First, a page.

The court accordingly examined the district court’s factual findings and its ultimate balancing of the Polaroid likelihood of confusion factors de novo. The Second Circuit found that Costco had raised triable issues of fact as to three factors—whether Costco’s customers were actually confused, whether Costco adopted Tiffany’s mark in bad faith, and whether the relevant population of consumers was sufficiently sophisticated to avoid confusion.
On the issue of actual confusion, the district court found that Tiffany had established actual customer confusion as a matter of law, based two categories of evidence proffered by Tiffany—the deposition testimony of six Costco customers claiming they were confused by Costco’s point-of-sale signs and a consumer confusion survey and report created by Tiffany’s expert. The district court determined that Costco failed to rebut this evidence, but the appellate court disagreed. Costco had argued that six purchasers out of the 3,349 customers who bought Tiffany-set rings at Costco during the relevant period was only de minimis evidence of confusion and insufficient to definitively establish likelihood of confusion. Costco also offered a report from its own expert, who raised significant questions about the methodology used in Tiffany’s survey. Resolving all factual issues in favor of Costco, a reasonable jury could find that Tiffany failed to prove actual confusion.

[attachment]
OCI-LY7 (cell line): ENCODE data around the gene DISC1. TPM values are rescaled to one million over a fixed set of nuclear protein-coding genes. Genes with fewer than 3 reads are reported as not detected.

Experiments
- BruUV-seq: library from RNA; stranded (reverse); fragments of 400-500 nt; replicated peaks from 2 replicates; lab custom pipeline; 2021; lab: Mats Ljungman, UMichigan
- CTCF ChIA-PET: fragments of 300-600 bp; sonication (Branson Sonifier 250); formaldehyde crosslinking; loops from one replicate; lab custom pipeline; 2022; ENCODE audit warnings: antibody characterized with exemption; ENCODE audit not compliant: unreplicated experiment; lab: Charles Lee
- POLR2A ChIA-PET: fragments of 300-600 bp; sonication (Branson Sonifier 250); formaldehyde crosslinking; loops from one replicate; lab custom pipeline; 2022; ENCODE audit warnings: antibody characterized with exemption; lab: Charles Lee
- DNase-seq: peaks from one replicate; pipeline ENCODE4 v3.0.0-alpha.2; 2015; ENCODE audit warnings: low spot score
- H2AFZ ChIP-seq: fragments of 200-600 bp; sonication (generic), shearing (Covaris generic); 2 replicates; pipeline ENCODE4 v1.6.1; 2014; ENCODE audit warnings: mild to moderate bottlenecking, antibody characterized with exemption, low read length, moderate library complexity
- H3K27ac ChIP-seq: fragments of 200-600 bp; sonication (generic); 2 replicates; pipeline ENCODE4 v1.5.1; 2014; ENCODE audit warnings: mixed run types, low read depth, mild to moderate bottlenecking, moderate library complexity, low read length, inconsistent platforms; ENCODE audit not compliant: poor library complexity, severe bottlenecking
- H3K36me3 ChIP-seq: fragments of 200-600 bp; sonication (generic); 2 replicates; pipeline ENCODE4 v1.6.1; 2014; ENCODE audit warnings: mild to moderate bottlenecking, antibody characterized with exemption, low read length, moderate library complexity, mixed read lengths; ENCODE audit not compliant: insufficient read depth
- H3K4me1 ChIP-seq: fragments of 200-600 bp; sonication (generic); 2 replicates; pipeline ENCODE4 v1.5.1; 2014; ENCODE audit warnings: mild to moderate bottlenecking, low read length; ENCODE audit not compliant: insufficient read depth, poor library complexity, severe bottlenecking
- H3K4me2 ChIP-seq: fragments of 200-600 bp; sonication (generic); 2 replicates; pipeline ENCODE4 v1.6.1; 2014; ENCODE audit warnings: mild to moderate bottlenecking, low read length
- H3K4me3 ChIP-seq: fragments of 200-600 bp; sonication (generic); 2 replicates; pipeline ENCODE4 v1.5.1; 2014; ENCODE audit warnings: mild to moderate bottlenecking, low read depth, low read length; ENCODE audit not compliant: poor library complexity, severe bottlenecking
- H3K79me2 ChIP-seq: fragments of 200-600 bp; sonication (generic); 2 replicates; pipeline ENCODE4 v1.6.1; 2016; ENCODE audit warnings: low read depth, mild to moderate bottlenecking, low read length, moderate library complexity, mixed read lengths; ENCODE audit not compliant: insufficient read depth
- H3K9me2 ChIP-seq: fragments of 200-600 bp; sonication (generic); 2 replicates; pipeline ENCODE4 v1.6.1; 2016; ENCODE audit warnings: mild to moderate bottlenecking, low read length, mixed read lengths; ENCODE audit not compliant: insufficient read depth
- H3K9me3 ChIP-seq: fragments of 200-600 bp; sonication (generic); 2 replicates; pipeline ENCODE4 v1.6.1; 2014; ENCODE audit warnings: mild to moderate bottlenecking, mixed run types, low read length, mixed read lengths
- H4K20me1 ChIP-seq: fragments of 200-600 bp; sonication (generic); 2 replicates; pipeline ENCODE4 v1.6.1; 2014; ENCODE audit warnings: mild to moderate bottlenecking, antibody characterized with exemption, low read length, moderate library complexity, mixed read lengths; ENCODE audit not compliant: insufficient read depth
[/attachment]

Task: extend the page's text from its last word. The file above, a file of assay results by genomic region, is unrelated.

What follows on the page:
Regarding evidence of purchaser sophistication, a jury reasonably could conclude that consumers of diamond engagement rings would know that "Tiffany" describes a style of setting not unique to rings manufactured by Tiffany. Such consumers may be capable of recognizing that Costco’s rings were not manufactured by Tiffany—based, for example, on their price, place of purchase, packaging, or paperwork, the court suggested. The Second Circuit has previously held that purchasers of diamond engagement rings educate themselves so as to become discerning consumers. The court additionally noted that Tiffany did not prove that actual purchasers would not recognize the word "Tiffany" as denoting a commonly used setting style.
On the issue of Costco’s bad faith, the court observed that while a jury reasonably could find that Costco’s interest in emulating Tiffany’s designs evidenced an intent to mislead buyers as to the origins of its own jewelry, it could also reasonably conclude that Costco intended to borrow "certain successful features [from Tiffany’s] product" without implying that Tiffany actually produced or endorsed the jewelry at issue.